ONLINE DATA ROBERT SHILLER
The data collection effort about investor attitudes that I have been conducting since
1989 has now resulted in a group of Stock Market Confidence Indexes produced by the Yale School of
Management. These data are collected in collaboration with Fumiko Kon-Ya and Yoshiro
Tsutsui of Japan. Some of our earlier results are also noteworthy: Results
of Surveys about Stock Market Speculation 12/99.
Stock market data used in my book, Irrational Exuberance [Princeton
University Press 2000, Broadway Books 2001, 2nd ed., 2005] are available for download, U.S. Stock Markets 1871-Present
and CAPE Ratio. This data set consists of
monthly stock price, dividends, and earnings data and the consumer price index (to allow
conversion to real values), all starting January 1871. The price, dividend, and earnings
series are from the same sources as described in Chapter 26 of my earlier book (Market
Volatility [Cambridge, MA: MIT Press, 1989]), although now I use monthly data, rather
than annual data. Monthly dividend and earnings data are computed from the S&P
four-quarter totals for the quarter since 1926, with linear interpolation to monthly
figures. Dividend and earnings data before 1926 are from Cowles and associates (Common
Stock Indexes, 2nd ed. [Bloomington, Ind.: Principia Press, 1939]), interpolated from
annual data. Stock price data are monthly averages of daily closing prices through January
2000, the last month available as this book goes to press. The CPI-U (Consumer Price
Index-All Urban Consumers) published by the U.S. Bureau of Labor Statistics begins in
1913; for years before 1913 1 spliced to the CPI Warren and Pearson's price index, by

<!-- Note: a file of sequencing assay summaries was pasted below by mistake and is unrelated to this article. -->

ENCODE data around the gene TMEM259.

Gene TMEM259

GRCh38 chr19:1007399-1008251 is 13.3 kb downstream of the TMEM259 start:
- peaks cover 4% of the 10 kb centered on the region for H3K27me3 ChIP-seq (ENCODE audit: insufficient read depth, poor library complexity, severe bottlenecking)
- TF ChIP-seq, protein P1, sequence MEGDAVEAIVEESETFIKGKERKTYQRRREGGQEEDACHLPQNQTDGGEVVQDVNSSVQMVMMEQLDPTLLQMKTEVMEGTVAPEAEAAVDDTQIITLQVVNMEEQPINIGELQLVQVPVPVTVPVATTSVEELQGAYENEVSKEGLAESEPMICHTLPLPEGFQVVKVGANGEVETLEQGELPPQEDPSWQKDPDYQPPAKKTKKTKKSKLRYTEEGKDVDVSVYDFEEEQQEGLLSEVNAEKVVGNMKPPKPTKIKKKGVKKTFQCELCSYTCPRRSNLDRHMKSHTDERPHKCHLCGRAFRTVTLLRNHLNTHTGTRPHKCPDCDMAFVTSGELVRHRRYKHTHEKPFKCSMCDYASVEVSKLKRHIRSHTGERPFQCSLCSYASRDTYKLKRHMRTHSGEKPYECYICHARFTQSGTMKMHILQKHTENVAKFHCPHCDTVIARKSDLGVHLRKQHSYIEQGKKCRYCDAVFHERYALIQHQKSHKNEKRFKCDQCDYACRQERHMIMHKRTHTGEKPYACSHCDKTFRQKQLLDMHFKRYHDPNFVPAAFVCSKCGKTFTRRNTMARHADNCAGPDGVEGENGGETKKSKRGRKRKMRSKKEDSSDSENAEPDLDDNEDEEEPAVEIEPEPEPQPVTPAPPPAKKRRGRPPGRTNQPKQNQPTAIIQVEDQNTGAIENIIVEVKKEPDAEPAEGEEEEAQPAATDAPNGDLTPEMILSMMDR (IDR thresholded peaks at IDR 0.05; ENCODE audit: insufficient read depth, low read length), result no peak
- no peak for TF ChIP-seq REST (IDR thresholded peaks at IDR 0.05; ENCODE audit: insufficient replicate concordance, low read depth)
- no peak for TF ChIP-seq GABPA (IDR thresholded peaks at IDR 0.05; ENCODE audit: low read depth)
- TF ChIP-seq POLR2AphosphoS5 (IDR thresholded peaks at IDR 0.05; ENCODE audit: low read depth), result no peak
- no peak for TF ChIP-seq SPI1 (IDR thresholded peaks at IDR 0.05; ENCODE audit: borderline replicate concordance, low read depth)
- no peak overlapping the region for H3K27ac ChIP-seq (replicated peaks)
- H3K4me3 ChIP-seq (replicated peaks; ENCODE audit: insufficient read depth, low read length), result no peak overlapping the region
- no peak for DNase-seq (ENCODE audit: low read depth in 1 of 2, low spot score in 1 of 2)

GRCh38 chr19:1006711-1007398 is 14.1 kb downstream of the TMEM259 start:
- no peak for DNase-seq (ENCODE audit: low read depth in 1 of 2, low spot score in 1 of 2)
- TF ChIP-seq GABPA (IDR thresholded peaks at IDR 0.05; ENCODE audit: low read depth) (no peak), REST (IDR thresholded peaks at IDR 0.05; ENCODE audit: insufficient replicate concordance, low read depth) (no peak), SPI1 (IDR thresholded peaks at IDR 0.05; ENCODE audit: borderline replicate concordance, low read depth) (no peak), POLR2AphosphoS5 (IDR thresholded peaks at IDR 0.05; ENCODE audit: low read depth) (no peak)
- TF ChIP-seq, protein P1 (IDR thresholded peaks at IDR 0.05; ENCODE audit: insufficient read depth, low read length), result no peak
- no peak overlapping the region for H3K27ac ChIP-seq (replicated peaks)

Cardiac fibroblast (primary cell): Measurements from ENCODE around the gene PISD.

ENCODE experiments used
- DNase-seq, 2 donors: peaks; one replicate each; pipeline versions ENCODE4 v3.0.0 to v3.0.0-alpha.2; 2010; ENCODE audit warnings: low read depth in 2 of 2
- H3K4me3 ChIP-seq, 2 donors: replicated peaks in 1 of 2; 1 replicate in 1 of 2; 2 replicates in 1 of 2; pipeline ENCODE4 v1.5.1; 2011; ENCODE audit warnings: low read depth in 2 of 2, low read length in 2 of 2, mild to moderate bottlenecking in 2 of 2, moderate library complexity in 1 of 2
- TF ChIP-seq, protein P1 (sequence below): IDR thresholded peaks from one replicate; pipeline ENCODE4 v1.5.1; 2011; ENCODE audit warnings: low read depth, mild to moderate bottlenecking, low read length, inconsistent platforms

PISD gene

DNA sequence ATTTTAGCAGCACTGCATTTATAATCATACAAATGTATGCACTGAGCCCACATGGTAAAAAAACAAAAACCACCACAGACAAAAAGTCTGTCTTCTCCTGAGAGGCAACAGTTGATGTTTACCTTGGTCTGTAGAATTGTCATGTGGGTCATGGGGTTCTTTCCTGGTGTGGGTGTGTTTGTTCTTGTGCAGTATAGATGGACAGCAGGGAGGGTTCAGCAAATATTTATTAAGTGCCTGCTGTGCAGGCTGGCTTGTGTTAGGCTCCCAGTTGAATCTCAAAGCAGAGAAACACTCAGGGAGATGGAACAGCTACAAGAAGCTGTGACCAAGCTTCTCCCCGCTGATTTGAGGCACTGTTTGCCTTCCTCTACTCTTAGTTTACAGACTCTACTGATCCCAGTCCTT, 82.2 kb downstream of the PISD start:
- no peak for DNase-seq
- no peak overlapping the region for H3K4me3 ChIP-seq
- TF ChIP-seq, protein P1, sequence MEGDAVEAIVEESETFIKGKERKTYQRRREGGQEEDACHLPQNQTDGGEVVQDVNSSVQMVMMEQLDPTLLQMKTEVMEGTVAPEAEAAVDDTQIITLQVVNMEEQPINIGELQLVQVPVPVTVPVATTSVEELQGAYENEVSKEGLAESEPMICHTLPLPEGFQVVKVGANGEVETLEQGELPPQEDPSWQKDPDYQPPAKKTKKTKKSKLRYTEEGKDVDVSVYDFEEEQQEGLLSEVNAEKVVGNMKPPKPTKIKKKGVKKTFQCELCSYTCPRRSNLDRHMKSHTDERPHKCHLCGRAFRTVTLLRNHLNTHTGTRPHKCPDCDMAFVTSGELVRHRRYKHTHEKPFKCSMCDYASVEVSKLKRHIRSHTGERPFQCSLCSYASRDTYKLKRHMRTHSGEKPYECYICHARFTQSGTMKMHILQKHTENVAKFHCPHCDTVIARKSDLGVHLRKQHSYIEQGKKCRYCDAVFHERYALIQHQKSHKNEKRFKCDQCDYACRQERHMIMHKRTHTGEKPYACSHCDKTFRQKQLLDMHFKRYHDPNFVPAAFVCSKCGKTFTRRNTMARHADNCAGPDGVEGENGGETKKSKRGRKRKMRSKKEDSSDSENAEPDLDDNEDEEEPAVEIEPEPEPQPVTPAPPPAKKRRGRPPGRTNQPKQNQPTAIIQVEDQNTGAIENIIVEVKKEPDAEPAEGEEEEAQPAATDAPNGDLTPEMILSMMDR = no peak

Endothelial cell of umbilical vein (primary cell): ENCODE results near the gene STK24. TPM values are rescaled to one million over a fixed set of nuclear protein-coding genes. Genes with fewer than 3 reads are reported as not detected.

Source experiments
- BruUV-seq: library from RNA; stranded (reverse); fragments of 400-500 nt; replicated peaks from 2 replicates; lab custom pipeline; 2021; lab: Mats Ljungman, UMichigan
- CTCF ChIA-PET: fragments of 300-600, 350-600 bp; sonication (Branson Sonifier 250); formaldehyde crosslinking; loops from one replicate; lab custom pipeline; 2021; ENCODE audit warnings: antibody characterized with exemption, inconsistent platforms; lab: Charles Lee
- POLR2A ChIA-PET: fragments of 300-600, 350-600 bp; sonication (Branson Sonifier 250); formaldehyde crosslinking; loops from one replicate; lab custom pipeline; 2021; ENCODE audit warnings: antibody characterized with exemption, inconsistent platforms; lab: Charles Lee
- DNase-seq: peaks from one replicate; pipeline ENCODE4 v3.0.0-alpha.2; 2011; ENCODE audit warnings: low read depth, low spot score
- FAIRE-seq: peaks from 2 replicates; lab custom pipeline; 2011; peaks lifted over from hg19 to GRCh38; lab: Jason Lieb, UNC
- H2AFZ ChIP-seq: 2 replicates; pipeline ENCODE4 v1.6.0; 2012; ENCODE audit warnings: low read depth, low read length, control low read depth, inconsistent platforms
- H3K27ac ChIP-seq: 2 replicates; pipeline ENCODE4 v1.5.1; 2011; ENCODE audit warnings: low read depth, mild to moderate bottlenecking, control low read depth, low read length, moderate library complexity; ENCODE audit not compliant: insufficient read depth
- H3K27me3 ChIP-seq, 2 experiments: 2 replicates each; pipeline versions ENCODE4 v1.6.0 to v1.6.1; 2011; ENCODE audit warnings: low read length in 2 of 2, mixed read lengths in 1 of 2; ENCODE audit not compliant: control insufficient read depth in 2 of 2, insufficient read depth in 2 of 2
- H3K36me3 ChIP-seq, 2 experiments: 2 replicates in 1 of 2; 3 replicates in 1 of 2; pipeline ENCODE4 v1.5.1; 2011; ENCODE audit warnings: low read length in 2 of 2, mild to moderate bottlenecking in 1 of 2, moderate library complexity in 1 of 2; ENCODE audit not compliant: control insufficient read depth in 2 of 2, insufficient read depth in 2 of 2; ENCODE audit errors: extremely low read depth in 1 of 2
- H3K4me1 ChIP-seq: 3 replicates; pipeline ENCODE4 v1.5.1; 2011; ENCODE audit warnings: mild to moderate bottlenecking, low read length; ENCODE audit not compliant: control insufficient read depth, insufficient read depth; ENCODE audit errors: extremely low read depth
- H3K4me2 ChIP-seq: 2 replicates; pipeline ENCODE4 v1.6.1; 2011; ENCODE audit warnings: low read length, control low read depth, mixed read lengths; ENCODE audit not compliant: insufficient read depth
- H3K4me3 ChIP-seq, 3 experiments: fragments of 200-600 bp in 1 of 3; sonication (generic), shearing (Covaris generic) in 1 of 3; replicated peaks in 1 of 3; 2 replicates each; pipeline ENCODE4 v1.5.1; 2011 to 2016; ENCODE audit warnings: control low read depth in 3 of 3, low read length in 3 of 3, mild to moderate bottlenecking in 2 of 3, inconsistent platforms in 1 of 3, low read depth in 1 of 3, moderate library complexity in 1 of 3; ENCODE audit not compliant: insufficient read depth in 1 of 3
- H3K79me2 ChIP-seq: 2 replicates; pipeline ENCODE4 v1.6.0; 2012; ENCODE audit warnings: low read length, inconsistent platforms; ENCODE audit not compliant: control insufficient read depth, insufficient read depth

multiplying it by the ratio of the indexes in January 1913. December 1999 and January 2000
values for the CPI-Uare extrapolated. See George F. Warren and Frank A. Pearson, Gold
and Prices (New York: John Wiley and Sons, 1935). Data are from their Table 1, pp.
As of September 2018, I now also include an alternative version of CAPE that is somewhat different.
As documented in Bunn & Shiller (2014) and Jivraj and Shiller (2017), changes in corporate payout
policy (i. e. share repurchases rather than dividends have now become a dominant approach in the
United States for cash distribution to shareholders) may affect the level of the CAPE ratio
through changing the growth rate of earnings per share. This subsequently may affect the average of
the real earnings per share used in the CAPE ratio. A total return CAPE corrects for this bias
through reinvesting dividends into the price index and appropriately scaling the earnings per share.
The U.S. Home Price Indices, which Karl Case and I originally developed,
which were produced 1991-2002 by our firm Case Shiller Weiss, Inc. under the direction of Allan Weiss, are
now produced by CoreLogic under the direction of Linda Ladner and David Stiff.
Many of these price indices, including twenty cities, low- medium- and high- tier home price indices, condominium
indices, and a U.S. national index, are now published as the S&P/CoreLogic/Case-Shiller Home Price Indices by
Standard & Poor's, and are available to the public on
Standard & Poor's web site. Eleven of these indices are
traded at the Chicago Mercantile Exchange. Information on these futures markets can be found at
Historical housing market data used in my book, Irrational Exuberance [Princeton University
Press 2000, Broadway Books 2001, 2nd edition, 2005], showing home prices since 1890 are
available for download and updated monthly: US
Home Prices 1890-Present.
An annual series is also available here, long
term stock, bond, interest rate and consumption data since 1871 that I in
collaboration with several colleagues collected to examine long term historical trends in
the US market. This is Chapter 26 from my book Market Volatility, 1989, and
revised and updated.
Karl Case and I have collected some data
sets on prices of houses, which show for a sample of homes that sold twice between
1970 and 1986 in each of four cities Atlanta,
Chicago, Dallas, and Oakland,
the first sale price, second sale price, first sale date, and second sale date. These data
are somewhat outdated, and of interest only to researchers.